Introduction: As with many of the other minor prophets, what we know about the author of the book is basically contained within the book. This book begins with an unusual genealogy, one which means that Zephaniah is probably the great-grandson of King Hezekiah, which would place him in the tribe of Judah. From the nature of the prophecies, we can place his ministry during the reign of his kinsman, Josiah, and this ministry was probably during the early part of Josiah’s reign. He makes reference to the “remnant of Baal” (Zeph. 1:4), and these were dealt with after the discovery of the law in Josiah’s reign (621 B.C.). Nahum and Jeremiah were more or less contemporaries. The Text: “The Lord thy God in the midst of thee is mighty; He will save, he will rejoice over thee with joy; He will rest in his love, he will joy over thee with singing” (Zeph. 3:17). Summary of the Text: Like the book of Joel, the emphasis here in on the “Day of the Lord” (e.g. compare Zeph. 1:14-18 with … [Read more...]

The Covenant Home 1

Introduction: For various reasons, the word federal is grossly misunderstood today. But our word comes from the Latin word foedus, which means covenant. Thus a federal union, or confederated association, should be understood as one bound by covenant oaths and loyalties. As Christians who understand the importance of covenants in the Bible, we should set ourselves to understand the meaning of federal marriage. This is just another way of saying covenant marriage. The Texts: “But I want you to know that the head of every man is Christ, the head of woman is man, and the head of Christ is God” (1 Cor. 11:3). “For the husband is head of the wife, as also Christ is head of the church; and He is the Savior of the body” (Eph. 5:23). The Face of Marriage Covenants: Some might want to assume that as Reformed Christians we simply have covenants on the brain, finding them everywhere in Scripture. You know, covenant peanut butter and covenant jelly. But this message is not an … [Read more...]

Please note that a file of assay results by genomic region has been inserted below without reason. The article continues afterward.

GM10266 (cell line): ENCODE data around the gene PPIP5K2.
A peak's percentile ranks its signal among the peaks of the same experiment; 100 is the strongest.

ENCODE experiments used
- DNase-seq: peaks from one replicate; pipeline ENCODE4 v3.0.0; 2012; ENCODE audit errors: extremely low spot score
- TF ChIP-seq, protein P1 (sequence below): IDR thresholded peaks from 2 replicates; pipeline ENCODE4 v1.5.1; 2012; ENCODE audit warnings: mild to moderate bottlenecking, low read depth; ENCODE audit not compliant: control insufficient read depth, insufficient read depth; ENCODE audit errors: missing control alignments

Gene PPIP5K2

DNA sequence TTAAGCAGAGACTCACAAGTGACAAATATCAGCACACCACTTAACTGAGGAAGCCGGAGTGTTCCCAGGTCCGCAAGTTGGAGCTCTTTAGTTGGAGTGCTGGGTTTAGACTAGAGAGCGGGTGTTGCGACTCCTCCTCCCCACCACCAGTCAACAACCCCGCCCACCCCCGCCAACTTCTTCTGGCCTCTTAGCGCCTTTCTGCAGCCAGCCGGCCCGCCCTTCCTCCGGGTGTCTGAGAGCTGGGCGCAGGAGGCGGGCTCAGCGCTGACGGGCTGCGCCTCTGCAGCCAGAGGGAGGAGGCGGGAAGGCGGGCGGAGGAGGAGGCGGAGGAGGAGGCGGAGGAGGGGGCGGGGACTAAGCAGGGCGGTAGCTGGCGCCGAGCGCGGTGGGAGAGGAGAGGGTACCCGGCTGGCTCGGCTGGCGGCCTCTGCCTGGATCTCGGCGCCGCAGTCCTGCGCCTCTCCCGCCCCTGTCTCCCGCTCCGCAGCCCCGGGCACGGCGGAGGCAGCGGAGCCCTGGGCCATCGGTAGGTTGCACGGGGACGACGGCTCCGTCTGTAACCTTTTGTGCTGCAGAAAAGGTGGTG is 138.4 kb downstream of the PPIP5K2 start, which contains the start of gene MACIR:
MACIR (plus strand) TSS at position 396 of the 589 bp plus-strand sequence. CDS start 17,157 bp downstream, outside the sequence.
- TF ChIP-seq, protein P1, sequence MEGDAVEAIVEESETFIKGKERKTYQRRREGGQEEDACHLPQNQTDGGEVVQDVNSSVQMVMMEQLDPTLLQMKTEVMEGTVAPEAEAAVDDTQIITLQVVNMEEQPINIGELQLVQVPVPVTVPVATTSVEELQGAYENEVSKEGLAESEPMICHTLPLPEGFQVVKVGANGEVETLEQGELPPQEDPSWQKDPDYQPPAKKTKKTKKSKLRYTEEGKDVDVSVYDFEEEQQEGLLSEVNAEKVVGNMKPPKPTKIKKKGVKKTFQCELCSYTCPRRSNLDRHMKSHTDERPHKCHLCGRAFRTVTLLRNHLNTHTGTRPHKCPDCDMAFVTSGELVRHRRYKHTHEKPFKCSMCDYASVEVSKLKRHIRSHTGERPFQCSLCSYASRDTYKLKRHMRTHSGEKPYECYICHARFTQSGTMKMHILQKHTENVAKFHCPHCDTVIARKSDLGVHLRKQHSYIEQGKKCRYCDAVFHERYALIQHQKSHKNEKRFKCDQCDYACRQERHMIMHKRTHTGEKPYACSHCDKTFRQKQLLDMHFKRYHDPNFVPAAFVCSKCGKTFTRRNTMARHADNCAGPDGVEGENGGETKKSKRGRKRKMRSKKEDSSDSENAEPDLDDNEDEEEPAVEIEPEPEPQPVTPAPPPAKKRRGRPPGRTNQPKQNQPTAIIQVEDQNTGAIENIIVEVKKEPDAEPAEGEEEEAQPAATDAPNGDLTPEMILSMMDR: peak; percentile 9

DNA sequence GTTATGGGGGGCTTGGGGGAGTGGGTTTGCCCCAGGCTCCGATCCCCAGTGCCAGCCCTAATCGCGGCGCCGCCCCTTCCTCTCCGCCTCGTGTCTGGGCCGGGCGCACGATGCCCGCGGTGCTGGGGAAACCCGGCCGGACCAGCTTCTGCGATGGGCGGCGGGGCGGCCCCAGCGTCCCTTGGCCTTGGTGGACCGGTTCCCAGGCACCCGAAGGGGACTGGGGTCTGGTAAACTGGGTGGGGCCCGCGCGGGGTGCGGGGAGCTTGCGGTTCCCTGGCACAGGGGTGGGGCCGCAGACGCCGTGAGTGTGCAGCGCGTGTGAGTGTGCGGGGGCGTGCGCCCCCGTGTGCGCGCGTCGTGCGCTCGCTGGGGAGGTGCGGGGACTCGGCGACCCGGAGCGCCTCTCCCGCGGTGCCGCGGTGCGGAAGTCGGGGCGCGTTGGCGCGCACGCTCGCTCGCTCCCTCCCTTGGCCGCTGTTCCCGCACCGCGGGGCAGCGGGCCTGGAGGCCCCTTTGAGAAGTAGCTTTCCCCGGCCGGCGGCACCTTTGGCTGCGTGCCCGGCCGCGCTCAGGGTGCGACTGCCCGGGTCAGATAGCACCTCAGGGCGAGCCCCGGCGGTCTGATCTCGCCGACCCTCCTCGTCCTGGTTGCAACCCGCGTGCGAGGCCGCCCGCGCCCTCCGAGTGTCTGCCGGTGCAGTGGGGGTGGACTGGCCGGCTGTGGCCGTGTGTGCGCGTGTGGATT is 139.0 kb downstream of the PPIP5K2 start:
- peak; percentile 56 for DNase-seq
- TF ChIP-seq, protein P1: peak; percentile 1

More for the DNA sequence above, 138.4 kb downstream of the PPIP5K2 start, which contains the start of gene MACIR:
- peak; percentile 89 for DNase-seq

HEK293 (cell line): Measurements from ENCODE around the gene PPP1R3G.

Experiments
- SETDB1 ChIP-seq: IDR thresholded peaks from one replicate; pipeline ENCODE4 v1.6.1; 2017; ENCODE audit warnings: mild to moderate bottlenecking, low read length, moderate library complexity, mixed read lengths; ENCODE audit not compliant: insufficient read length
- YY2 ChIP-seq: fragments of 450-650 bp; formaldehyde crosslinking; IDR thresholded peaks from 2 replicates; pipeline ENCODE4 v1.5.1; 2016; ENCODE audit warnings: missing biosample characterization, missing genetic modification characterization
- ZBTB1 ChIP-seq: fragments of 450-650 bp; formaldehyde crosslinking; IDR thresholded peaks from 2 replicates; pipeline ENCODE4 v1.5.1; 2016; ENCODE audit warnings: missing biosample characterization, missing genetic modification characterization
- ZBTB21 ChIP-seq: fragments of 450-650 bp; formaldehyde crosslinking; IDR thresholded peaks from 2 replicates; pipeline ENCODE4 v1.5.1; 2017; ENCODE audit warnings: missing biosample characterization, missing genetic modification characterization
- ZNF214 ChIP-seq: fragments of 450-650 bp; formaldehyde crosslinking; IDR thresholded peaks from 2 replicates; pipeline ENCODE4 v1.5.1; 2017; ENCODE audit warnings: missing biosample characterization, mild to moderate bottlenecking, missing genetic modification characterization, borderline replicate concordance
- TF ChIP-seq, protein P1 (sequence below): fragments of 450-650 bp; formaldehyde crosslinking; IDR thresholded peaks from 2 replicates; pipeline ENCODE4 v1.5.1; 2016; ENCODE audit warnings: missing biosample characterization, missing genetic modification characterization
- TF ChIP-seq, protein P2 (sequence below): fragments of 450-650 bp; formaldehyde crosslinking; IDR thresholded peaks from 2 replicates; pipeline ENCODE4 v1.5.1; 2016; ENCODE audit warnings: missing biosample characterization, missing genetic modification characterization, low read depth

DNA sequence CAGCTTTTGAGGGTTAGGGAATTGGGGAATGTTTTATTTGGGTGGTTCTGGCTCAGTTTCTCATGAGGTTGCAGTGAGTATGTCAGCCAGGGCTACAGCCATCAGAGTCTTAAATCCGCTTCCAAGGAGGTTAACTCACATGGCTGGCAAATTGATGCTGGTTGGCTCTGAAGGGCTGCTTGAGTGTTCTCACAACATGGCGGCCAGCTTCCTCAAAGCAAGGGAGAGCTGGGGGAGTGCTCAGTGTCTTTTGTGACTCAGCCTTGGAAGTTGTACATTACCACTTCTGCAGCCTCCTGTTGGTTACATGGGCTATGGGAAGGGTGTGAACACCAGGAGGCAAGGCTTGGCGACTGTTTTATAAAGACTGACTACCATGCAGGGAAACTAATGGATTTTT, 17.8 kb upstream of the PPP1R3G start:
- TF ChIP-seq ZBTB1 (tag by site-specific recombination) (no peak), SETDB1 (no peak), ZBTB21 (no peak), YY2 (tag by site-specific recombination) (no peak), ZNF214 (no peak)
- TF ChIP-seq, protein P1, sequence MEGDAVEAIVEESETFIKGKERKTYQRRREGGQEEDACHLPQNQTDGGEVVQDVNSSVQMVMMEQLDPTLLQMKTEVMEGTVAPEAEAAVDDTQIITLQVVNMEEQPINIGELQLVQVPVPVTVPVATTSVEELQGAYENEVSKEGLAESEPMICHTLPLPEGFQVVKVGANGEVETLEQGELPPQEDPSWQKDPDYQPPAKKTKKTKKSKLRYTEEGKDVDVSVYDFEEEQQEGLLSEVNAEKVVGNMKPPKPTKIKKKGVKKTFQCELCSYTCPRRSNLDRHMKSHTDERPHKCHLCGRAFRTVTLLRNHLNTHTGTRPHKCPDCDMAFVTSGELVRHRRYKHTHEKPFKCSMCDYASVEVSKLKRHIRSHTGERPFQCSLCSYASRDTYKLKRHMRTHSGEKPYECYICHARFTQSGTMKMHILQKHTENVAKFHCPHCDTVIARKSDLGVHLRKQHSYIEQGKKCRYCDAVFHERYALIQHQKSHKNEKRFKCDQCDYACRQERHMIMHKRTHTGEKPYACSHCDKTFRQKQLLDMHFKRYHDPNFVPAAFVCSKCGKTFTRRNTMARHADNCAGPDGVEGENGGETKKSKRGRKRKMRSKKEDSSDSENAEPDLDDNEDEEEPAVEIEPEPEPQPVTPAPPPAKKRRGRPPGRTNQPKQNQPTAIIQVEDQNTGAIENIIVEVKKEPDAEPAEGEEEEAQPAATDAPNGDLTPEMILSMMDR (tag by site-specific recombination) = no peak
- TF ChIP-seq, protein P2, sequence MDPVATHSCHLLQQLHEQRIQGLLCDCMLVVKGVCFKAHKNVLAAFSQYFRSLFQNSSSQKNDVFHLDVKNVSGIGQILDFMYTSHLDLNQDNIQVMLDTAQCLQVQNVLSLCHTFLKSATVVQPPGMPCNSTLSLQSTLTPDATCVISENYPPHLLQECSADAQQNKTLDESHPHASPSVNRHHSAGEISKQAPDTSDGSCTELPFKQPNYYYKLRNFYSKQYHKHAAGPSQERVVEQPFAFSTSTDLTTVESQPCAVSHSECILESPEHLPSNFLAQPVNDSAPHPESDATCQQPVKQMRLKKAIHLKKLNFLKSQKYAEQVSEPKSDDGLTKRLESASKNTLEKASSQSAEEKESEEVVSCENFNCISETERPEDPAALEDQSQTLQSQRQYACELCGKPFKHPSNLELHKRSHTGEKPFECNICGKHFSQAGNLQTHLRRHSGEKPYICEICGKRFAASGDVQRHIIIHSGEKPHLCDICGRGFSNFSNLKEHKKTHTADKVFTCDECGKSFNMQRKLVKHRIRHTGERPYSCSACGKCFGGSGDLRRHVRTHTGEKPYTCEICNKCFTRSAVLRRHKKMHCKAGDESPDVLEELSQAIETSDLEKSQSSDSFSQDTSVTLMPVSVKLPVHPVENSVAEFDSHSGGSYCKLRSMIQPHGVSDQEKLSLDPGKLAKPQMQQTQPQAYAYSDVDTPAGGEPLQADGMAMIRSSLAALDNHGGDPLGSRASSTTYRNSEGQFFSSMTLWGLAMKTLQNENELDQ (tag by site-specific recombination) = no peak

Tend the Weeds

As I mentioned before, love is what makes a Christian community grow. Community is like a garden, and gardens contain many growing, beautiful things. But community is also the garden in which grumbles grow. Since the fall of Adam, there has never been a garden without weeds, and this is because our hearts are in such a condition that a garden without weeds would be terrible for us. If sinful men were given weedless gardens, this would simply prove that the garden had been entirely abandoned, and that they were the weeds. So when a Christian community is a growing and thriving place, grumbles will grow, depend upon it. Everything depends on how the grumbles are handled. In ancient Israel, the problem with grumbling ran much deeper, and it was sometimes met with severe judgments from God. But in the New Testament, as the new Israel was growing, complaints sprang up as to how some of the widows were being neglected in the distribution of food (Acts 6:1). They handled it properly, … [Read more...]

Seven Courses

Not only is this a covenant meal, with all the parties to the covenant alive and present, Scripture gives us another image to use with our grasp of the word testament. “For a testament is of force after men are dead: otherwise it is of no strength at all while the testator liveth” (Heb. 9:17). Here we have the image of a reading of a will. Our elder brother has died, and we have gathered to hear what He has left for us. Now of course, these images complement each other, and we do this in the full and certain knowledge of His resurrection. But even though He is risen, we remain His heirs. That part of this image is true enough. In thinking about this, we can rely on the insights of the old Scots Reformed preacher John Willison. He points out that the executor of this will and testament in this world is the Holy Spirit. And as we have gathered to learn what we have received, we may learn it under the figure of a meal with seven dishes. This is a seven-course meal, and when you come in … [Read more...]

3 Marks of the God of the System

The bailiff will please show the gentleman to the door.

Every system has a god, which means that when you have identified certain markers, you have identified the god of the system. If the god of the system is not the true God, the God who made Heaven and earth, then the god of the system is an idol. In order to be an idol, the god of the system need not be an inert object, adored only by the superstitious. Paul says that those who sacrifice to idols sacrifice to demons (1 Cor. 10:20), and Paul certainly believed that the demons were there. Idolatry is not when you worship something that is non-existent; idolatry occurs when you worship something created. Because people (in the grip of modernity) have come to believe that idols are necessarily nullities, they subsequently have come to believe that anything that is not a nullity -- like the Supreme Court, or the spirit of the age, or what all the cool kids are doing -- cannot be an idol. But it can be, and if it is created and is the god of the system, then that is precisely what … [Read more...]